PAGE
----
On November 11th, the Earth and Mercury are aligned, and it is possible to observe the planet’s journey in front of the Sun. A so-called transit of Mercury occurs 13 times each century.
In Norway you can experience the phenomenon from 13:35 until the sun sets, according to Science Illustrated.
There can be between 3.5 to 13 years between each time the phenomenon occurs. The last was in May 2016, when a rare and exceptionally long-lasting transit of Mercury took place. It will be 125 years until we can experience a longer-lasting planetary passage.
If you miss the event on November 11th, there will not be a new opportunity until November 2032.
Small black spot
Since Mercury is close to the Sun, it is not easy to see the planet from the Earth. It may be hidden behind the Sun, or it may be difficult to see due to the sharp rays of the Sun. On November 11th, however, the situation is right to observe the planet, and it can be seen as a small black spot on the solar disk.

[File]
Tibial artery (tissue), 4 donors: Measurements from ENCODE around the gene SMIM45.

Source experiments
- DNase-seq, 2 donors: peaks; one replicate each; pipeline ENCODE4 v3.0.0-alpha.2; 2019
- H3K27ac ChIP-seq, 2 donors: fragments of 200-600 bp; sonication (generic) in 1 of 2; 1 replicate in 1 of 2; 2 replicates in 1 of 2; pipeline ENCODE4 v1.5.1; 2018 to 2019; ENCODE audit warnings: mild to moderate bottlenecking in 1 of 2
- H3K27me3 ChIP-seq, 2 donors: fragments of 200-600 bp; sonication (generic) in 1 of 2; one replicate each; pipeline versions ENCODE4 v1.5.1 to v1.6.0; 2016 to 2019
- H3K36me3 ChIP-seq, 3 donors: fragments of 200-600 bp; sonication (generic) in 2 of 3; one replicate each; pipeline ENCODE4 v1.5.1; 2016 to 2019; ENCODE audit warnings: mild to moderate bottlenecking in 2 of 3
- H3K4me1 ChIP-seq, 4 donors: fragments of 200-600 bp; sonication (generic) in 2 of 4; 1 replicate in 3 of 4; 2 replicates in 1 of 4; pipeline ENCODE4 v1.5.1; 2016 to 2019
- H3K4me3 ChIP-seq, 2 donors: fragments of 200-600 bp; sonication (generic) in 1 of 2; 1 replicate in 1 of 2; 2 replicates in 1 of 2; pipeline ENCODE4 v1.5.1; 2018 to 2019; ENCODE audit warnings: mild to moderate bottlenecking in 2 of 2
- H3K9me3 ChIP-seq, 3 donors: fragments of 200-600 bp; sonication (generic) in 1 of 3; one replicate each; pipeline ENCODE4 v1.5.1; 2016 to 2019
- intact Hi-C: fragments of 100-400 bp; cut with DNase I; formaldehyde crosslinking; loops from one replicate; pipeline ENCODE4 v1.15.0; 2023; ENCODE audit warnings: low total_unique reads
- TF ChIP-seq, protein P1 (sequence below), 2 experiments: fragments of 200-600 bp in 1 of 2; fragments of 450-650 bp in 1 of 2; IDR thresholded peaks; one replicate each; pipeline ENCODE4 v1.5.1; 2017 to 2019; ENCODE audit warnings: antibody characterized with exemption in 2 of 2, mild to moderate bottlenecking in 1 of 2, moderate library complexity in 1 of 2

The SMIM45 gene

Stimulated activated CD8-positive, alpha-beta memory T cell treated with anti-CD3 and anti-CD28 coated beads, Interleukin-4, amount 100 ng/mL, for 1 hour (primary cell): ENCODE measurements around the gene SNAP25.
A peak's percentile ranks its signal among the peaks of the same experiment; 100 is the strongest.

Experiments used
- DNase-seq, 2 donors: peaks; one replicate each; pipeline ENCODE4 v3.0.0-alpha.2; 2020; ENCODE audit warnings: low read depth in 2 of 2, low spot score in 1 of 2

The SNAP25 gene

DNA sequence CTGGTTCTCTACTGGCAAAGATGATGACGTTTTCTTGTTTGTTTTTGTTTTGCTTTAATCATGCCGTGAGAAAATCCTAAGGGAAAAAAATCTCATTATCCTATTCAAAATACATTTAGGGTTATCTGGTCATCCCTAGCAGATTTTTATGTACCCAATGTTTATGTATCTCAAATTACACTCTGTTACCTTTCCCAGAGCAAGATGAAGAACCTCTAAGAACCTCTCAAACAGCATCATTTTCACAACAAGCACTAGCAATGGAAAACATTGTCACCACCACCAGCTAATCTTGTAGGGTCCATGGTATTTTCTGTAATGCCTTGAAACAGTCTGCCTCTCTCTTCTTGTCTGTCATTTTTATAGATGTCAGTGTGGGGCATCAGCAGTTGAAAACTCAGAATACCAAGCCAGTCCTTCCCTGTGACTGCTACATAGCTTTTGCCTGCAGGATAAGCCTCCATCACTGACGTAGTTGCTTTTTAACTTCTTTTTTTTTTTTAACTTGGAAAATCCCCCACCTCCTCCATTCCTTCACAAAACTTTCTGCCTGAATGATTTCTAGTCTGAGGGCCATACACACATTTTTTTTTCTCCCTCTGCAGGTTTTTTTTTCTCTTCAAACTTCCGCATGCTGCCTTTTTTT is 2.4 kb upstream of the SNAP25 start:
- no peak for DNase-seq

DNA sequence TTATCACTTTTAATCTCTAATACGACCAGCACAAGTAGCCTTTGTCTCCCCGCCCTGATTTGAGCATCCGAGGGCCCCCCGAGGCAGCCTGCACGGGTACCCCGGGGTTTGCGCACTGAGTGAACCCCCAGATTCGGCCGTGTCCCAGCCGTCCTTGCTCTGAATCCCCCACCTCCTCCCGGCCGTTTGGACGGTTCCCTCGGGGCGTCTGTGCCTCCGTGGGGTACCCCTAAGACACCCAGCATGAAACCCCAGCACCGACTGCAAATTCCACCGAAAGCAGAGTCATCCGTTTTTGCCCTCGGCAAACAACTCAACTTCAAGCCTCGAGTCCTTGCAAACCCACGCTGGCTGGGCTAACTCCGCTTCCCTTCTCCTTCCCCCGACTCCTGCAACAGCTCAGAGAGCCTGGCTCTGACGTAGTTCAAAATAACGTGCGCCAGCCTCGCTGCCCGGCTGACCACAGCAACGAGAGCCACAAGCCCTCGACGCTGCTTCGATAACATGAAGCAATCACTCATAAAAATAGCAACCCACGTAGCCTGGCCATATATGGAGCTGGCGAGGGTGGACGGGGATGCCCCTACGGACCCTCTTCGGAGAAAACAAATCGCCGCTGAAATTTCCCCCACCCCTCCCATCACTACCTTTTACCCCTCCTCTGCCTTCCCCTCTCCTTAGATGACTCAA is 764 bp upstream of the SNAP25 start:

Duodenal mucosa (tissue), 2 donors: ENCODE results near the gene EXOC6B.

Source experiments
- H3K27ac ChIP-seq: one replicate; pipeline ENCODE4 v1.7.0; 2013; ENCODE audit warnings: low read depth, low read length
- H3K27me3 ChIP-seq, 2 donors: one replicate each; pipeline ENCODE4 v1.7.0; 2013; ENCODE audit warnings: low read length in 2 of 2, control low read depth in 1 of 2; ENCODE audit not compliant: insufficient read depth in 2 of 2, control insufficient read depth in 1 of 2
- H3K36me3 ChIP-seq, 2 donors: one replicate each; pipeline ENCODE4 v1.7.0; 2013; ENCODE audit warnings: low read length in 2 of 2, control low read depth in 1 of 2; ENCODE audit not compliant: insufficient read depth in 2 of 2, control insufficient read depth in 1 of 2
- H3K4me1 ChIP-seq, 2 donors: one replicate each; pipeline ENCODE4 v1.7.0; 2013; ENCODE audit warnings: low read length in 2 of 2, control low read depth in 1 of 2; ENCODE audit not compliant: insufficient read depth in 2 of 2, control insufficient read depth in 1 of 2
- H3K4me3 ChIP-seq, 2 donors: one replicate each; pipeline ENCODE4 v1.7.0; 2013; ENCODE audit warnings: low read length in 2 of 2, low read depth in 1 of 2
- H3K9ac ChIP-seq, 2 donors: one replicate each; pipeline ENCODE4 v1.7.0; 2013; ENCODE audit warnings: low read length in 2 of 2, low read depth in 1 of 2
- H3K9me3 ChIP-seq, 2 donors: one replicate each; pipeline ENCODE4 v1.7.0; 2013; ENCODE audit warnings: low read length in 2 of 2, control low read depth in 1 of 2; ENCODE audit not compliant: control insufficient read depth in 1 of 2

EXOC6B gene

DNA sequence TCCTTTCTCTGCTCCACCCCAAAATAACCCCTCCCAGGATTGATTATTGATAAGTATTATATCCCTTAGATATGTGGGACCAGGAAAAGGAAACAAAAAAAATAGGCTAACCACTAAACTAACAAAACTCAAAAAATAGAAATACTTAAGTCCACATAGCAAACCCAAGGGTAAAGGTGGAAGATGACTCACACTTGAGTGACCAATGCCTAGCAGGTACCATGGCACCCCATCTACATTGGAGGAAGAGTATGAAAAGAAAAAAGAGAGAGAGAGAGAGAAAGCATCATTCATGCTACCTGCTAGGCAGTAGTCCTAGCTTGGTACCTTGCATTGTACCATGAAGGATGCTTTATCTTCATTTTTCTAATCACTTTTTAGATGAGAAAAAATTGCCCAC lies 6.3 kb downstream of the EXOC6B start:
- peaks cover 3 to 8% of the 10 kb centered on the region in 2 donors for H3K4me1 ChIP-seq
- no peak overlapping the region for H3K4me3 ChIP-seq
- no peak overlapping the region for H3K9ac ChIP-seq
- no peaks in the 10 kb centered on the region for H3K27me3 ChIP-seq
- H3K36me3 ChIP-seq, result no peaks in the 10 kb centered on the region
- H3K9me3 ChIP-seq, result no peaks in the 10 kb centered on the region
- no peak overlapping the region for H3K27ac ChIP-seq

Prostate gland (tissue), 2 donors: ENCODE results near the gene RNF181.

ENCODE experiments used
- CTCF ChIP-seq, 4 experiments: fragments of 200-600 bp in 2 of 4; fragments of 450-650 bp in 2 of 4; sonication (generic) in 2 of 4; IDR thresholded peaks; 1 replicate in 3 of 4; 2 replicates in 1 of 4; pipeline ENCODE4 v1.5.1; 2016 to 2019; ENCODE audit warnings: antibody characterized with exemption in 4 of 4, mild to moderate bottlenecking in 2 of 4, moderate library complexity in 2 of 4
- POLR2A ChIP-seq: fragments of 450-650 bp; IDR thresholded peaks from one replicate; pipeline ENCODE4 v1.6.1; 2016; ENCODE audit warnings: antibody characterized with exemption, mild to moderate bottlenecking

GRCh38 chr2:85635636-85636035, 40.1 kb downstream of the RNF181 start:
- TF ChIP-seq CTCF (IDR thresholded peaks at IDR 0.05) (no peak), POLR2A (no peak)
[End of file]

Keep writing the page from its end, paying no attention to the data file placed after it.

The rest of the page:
Since Mercury is so small, safety glasses will not be enough to spot the relatively rare phenomenon, and you need a binocular or a telescope. It is also important to protect the eyes.
Can be seen in Oslo first
According to the Norwegian Astronomical Society, the transit will only be seen in Oslo at 13.40 when the sun is low in the northwest. There it will be visible until the sun goes down at 15 o’clock. In Kristiansand the sun is higher in the sky, so it will be possible to see the passage a little further, until sunset at 15.35.
In Bodø the transit starts at about the same time as the sun goes down, so it will not be possible to experience the phenomenon so far north in the country.
© NTB Scanpix / #Norway Today